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Fusionheads


Forget lame jokes about how Prog Rock was once the ‘musical love that dare not speak its name’, it is Jazz Fusion that is perhaps the genre of music that most excites the greatest disdain of non-aficionados.   This month we bring you a Fusion favourite, the Czech-born keyboard ace Jan Hammer, and his 1976 solo album Oh, Yeah? 
Fusionheads

Words by Jonathan Beckitt
A month ago

Forget lame jokes about how Prog Rock was once the ‘musical love that dare not speak its name’, it is Jazz Fusion that is perhaps the genre of music that most excites the greatest disdain of non-aficionados. 

Attempting to ‘fuse’ the instrumental free-thinkingness of Jazz with elements of Rock music, with a premium on high musical values, it’s a musical hybrid that, at its worst, can empty a crowded room in seconds, clear a dance floor or cause radio listeners to turn off in their droves.  The BBC TV comedy sketch series The Fast Show had a long-running recurring skit that lampooned the genre (and indeed ‘Modern Jazz’) furiously, ostensibly the same joke week in week out, with a cigarette-smoking, chin-stroking ‘presenter’ basically interrupting a cacophonous racket with blissed-out interjections of ‘NICE’, and ‘GRREEAAATTT’.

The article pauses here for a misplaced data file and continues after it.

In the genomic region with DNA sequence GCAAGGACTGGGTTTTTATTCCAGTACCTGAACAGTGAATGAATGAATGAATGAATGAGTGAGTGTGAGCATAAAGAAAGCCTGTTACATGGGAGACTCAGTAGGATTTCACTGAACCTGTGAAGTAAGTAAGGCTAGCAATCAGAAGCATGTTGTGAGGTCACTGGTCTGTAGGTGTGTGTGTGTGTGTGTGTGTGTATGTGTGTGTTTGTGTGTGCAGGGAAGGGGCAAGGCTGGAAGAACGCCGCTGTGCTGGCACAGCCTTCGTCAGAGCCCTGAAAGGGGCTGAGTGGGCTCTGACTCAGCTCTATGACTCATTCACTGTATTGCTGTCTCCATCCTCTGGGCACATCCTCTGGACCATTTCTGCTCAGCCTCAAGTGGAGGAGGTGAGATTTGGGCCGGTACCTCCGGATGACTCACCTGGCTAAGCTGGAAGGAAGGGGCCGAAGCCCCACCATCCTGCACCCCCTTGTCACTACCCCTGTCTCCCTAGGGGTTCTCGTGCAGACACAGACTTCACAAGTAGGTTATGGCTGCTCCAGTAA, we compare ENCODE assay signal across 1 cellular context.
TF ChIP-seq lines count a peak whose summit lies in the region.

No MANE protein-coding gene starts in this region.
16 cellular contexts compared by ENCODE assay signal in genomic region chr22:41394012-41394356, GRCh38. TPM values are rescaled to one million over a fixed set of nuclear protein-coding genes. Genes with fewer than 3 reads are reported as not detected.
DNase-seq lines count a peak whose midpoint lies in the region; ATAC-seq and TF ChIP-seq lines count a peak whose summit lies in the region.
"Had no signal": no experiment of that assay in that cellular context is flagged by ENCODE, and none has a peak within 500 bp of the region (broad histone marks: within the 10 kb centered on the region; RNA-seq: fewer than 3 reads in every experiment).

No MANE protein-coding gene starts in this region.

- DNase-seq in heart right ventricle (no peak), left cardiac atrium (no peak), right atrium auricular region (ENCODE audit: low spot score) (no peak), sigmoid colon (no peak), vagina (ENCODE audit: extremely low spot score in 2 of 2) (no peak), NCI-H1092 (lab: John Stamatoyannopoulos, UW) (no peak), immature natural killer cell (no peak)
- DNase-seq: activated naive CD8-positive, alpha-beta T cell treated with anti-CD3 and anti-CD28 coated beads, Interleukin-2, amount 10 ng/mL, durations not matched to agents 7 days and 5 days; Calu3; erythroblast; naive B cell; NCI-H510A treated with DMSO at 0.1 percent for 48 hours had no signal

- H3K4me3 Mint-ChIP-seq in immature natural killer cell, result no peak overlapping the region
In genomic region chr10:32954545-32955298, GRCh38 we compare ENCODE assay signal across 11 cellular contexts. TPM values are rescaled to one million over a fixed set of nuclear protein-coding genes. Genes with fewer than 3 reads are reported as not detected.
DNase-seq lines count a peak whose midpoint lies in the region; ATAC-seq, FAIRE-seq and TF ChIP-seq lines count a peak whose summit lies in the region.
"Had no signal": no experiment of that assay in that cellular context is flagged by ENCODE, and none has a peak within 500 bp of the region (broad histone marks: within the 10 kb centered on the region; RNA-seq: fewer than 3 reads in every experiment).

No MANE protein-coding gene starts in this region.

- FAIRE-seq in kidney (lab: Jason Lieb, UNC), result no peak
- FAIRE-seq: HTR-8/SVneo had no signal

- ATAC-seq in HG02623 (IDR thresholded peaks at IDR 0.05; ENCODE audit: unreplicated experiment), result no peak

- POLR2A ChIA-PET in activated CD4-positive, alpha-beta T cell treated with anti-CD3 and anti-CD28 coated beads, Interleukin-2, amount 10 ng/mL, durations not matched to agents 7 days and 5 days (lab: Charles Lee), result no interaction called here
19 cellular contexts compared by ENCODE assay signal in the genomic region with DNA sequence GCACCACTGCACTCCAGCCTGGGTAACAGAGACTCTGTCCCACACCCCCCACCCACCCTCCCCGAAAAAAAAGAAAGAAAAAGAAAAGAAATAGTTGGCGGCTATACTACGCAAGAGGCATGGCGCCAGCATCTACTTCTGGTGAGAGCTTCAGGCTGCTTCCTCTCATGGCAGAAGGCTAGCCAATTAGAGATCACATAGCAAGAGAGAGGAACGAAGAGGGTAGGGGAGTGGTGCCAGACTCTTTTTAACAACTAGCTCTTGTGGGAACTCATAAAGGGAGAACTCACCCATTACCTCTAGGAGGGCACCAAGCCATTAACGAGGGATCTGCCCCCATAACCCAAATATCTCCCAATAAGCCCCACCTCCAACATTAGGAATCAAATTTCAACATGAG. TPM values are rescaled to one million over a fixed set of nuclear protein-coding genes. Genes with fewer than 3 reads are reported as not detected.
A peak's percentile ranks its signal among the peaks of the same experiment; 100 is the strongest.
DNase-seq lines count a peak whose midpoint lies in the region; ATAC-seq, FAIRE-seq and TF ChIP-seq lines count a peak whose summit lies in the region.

An easy target, of course; those who are not on the Fusion bus find the music inaccessible, the sort of thing that is not so much enjoyed by an exclusive club of other musicians but admired, where bass string gauges are discussed and impossible time signatures acknowledged.  Melody is seen to be sacrificed in favour of virtuoso instrumental meandering.  It’s the musical equivalent of those individuals who make scale models of St Paul’s Cathedral out of matchsticks: it’s great, but what’s the point?  Well, to those of us who do appreciate the form, Fusion is at its best a free-flowing, highly original expression that is more often than not about atmosphere, creative friction and musical exploration that can take a listener through great emotive journeys and flights of imagination, not empty bombast and labyrinthine self-indulgence.

So, this month we bring you a Fusion favourite, the Czech-born keyboard ace Jan Hammer, and his 1976 solo album Oh, Yeah?  This was his first project after graduating from fusion giants The Mahavishnu Orchestra and the album features a cornucopia of musical talent: bass player Fernando Saunders and drummer Tony ‘Thunder’ Smith both of whom would go on to play in Lou Reed’s recording and touring band with percussion provided by David Earle Johnson, who would figure on several important future Fusion projects.  Completing the lineup is guitarist/ violinist Steve Kindler, who was also a member of The Mahavishnu Orchestra.

Jan Hammer would go on to work with Jeff Beck to great critical and commercial acclaim in the late seventies and in the eighties, he would enjoy even greater success with his soundtrack work on the internationally successful Miami Vice TV series.  Hammer is still a creative, very active force in music.

Oh, Yeah is an impressive and inspiring example of his instrumental, melodic and compositional gifts that sounds fresh, and showcases Fusion at its most mercurial and engaging.

 

With thanks to Alan Robinson

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